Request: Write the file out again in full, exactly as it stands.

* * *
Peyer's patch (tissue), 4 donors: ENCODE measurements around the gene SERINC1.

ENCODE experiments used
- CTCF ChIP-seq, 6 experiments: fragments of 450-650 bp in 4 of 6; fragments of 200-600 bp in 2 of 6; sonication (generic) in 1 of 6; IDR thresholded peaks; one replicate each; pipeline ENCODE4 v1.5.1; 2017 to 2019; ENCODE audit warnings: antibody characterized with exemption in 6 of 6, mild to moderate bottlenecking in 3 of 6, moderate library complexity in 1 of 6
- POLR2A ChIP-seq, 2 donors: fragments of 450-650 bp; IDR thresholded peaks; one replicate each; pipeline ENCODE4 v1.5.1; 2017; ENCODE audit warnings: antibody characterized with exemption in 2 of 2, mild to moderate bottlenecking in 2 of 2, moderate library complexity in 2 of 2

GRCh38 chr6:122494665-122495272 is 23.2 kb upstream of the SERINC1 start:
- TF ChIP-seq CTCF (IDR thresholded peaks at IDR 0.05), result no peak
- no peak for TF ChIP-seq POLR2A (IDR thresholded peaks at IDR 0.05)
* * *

Peyer's patch (tissue), 4 donors: ENCODE measurements around the gene SERINC1.

ENCODE experiments used
- CTCF ChIP-seq, 6 experiments: fragments of 450-650 bp in 4 of 6; fragments of 200-600 bp in 2 of 6; sonication (generic) in 1 of 6; IDR thresholded peaks; one replicate each; pipeline ENCODE4 v1.5.1; 2017 to 2019; ENCODE audit warnings: antibody characterized with exemption in 6 of 6, mild to moderate bottlenecking in 3 of 6, moderate library complexity in 1 of 6
- POLR2A ChIP-seq, 2 donors: fragments of 450-650 bp; IDR thresholded peaks; one replicate each; pipeline ENCODE4 v1.5.1; 2017; ENCODE audit warnings: antibody characterized with exemption in 2 of 2, mild to moderate bottlenecking in 2 of 2, moderate library complexity in 2 of 2

GRCh38 chr6:122494665-122495272 is 23.2 kb upstream of the SERINC1 start:
- TF ChIP-seq CTCF (IDR thresholded peaks at IDR 0.05), result no peak
- no peak for TF ChIP-seq POLR2A (IDR thresholded peaks at IDR 0.05)